Self-reflection overview

This list is by no means pretending to be complete; some items are quite tentative.

Never forget that these are not books, they are songs and they escaped the fence of the composer's teeth while he lived. While singing a direct speech by one of his characters, he virtually becomes that character. Homer shows himself very aware of this curious position.
The poetic centre of self-reflection is the lyre-playing god of prophecy, healing and poetry Apollo : 'the Destroyer', 'Silverbow', 'Far-shooter'. If the Iliad is a tour-de-force of poetry then, in some sense, the god of poetry must be acting through it. And it is a healing poem: it aims to heal not only 'Achilles' but Ionian society in general which must have been under pressure in Homer's day. Also it is a prophecy in a political and ethical sense of the word.

In these pages I am mainly concerned with pointing out some of the myriad examples so the reader can learn to recognize them where they occur. An example of almost-open self reference would be 'Phoenix': I believe that the person Phoenix as occurring in Il 9 the Embassy to Achilles, is a late addition to the Iliad (from the time it was written down), representing the poet as an old man. His tale is strongly suggestive of autobiographical references, especially because of the 'exile' aspect. Also the phrase 'φοίνικος νέον ἔρνος' (a young shoot of the 'phoenix' or date-palm, Od 6.163) is one of the things which make me believe that the tradition that Homer had a daughter (ref. women) is based on something. If indeed the poet was concerned with writing and/or dictating the poems, it seems well possible that a nickname for him was Phoenix (letters were called Phoenician).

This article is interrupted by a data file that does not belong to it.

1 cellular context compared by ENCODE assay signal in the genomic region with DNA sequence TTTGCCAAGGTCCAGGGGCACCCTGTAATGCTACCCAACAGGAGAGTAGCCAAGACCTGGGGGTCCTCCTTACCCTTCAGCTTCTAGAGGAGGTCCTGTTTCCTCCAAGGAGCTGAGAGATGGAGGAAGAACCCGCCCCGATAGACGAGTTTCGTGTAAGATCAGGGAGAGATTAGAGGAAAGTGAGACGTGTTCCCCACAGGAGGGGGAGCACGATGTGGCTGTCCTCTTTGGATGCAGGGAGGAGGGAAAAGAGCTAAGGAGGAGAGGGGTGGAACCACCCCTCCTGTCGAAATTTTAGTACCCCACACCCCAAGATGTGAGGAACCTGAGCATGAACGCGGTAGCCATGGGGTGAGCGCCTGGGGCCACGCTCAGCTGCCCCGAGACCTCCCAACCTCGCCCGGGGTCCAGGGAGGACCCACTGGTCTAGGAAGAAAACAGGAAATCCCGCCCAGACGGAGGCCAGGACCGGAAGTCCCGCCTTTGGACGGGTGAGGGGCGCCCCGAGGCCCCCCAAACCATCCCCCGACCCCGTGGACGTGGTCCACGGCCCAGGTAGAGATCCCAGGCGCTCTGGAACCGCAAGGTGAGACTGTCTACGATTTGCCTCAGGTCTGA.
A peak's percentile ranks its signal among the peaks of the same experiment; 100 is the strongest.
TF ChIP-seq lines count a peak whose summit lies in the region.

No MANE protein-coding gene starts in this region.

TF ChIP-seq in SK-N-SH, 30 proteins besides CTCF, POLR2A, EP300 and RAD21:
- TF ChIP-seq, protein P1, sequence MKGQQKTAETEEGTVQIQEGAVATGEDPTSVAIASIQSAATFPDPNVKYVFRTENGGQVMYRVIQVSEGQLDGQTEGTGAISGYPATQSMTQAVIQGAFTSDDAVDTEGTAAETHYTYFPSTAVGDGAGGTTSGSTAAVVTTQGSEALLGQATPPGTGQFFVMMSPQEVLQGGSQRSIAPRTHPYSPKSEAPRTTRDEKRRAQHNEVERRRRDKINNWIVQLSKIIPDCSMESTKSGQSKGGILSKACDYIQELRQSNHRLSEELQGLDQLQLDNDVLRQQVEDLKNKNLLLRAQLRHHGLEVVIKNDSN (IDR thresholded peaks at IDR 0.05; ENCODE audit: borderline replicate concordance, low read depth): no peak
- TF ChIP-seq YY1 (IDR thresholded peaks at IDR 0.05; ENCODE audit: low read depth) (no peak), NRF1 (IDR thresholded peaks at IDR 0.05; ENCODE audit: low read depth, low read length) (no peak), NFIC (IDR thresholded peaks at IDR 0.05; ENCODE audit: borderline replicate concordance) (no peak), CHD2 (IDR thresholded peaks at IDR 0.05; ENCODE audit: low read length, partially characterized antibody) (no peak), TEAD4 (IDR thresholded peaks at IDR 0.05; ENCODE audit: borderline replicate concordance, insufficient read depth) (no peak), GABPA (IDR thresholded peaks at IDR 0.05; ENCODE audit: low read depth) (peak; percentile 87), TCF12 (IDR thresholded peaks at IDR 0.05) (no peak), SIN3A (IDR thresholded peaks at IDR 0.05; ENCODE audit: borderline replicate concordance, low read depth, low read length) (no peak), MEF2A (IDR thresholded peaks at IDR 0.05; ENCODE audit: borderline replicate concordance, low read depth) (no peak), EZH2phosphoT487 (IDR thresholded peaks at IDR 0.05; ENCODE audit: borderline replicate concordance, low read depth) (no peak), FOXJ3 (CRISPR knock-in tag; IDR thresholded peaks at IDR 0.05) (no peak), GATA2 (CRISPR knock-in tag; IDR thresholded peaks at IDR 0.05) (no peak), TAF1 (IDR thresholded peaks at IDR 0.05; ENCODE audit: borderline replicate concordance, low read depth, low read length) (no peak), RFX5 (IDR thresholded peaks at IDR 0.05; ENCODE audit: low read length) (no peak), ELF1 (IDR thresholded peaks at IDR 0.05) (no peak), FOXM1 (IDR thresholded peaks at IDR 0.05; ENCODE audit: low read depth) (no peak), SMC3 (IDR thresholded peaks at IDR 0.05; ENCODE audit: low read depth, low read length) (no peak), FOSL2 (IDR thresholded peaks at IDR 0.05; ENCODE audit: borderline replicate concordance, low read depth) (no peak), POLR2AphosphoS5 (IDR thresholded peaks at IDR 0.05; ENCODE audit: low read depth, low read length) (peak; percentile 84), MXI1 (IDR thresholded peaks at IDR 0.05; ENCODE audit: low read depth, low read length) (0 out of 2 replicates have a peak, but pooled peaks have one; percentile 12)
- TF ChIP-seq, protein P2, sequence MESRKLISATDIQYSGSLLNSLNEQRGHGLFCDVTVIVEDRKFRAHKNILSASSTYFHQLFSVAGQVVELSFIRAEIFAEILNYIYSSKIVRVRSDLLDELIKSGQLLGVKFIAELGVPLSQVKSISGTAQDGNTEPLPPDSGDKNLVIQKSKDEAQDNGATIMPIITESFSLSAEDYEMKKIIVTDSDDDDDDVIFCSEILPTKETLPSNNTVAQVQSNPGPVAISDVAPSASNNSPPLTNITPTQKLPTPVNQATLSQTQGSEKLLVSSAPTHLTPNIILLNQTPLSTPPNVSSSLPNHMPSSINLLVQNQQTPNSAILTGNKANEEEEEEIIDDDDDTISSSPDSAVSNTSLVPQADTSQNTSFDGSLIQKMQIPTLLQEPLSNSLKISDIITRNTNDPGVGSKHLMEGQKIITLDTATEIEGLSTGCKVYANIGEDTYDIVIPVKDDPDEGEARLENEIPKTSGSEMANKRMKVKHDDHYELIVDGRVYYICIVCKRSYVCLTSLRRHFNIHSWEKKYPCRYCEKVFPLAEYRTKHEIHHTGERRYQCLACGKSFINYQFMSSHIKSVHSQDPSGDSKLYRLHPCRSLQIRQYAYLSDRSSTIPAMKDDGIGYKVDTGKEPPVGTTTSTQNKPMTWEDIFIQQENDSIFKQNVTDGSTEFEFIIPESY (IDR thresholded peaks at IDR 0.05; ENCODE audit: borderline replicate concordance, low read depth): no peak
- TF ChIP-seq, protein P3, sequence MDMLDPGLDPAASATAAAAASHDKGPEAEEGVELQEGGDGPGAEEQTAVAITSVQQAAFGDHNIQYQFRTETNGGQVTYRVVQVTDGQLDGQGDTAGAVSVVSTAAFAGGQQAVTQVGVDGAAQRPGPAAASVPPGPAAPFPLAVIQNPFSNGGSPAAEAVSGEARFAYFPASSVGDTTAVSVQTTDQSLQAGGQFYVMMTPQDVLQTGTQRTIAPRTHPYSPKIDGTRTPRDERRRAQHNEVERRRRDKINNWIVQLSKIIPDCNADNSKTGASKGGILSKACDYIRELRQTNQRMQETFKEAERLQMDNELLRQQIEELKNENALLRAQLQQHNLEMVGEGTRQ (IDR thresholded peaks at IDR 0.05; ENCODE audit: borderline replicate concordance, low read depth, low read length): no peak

Examples of reference to the poem itself are abundant from the first moment. The meal (dais) is a keyword, being a metaphor for life in general but also the setting for performances of the poem(2). In this light, the Iliad begins with a rather shocking reference to it being a 'feast for the dogs and birds' (Il 1.4-5)(3). This is how Homer sees it, I think. The poem is the 'wrath of Achilles' and also the wrath of Apollo. Scores of people die in it and the listeners enjoy all this while listening to a bard at a public feast. And because it is about them, you could say they are 'killed by Apollo' and his arrows. In the Odyssey's climactic and ironic slaughter, the poet does it all over again: he slaughters everyone at a feast.

The poet rules the events in the poem just like Zeus rules the world. While he is performing it, he turns into all the heroes (even in direct speech), and e.g. lions, and forces of nature one by one just like Proteus (Od 4.384-).